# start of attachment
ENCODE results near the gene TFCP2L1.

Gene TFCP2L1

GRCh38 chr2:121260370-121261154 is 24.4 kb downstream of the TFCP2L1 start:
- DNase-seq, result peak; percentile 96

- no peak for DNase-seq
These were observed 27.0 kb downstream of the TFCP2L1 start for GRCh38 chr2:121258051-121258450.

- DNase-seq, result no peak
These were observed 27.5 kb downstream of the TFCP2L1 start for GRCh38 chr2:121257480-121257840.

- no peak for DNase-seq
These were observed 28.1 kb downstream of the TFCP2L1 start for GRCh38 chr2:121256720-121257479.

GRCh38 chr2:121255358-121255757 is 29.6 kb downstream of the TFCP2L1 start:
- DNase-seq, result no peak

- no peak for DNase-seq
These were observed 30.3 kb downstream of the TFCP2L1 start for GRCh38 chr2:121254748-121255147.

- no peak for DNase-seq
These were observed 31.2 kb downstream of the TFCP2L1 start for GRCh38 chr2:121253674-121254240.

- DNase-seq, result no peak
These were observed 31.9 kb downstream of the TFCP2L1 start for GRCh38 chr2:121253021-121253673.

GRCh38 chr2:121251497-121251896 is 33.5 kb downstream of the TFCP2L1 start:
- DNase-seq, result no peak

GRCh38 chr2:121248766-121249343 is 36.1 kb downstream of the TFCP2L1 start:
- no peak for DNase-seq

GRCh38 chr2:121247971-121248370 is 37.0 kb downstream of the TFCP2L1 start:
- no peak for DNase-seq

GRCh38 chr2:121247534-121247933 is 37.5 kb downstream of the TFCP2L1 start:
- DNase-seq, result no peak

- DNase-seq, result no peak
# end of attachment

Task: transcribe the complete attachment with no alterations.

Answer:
ENCODE results near the gene TFCP2L1.

Gene TFCP2L1

GRCh38 chr2:121260370-121261154 is 24.4 kb downstream of the TFCP2L1 start:
- DNase-seq, result peak; percentile 96

- no peak for DNase-seq
These were observed 27.0 kb downstream of the TFCP2L1 start for GRCh38 chr2:121258051-121258450.

- DNase-seq, result no peak
These were observed 27.5 kb downstream of the TFCP2L1 start for GRCh38 chr2:121257480-121257840.

- no peak for DNase-seq
These were observed 28.1 kb downstream of the TFCP2L1 start for GRCh38 chr2:121256720-121257479.

GRCh38 chr2:121255358-121255757 is 29.6 kb downstream of the TFCP2L1 start:
- DNase-seq, result no peak

- no peak for DNase-seq
These were observed 30.3 kb downstream of the TFCP2L1 start for GRCh38 chr2:121254748-121255147.

- no peak for DNase-seq
These were observed 31.2 kb downstream of the TFCP2L1 start for GRCh38 chr2:121253674-121254240.

- DNase-seq, result no peak
These were observed 31.9 kb downstream of the TFCP2L1 start for GRCh38 chr2:121253021-121253673.

GRCh38 chr2:121251497-121251896 is 33.5 kb downstream of the TFCP2L1 start:
- DNase-seq, result no peak

GRCh38 chr2:121248766-121249343 is 36.1 kb downstream of the TFCP2L1 start:
- no peak for DNase-seq

GRCh38 chr2:121247971-121248370 is 37.0 kb downstream of the TFCP2L1 start:
- no peak for DNase-seq

GRCh38 chr2:121247534-121247933 is 37.5 kb downstream of the TFCP2L1 start:
- DNase-seq, result no peak

- DNase-seq, result no peak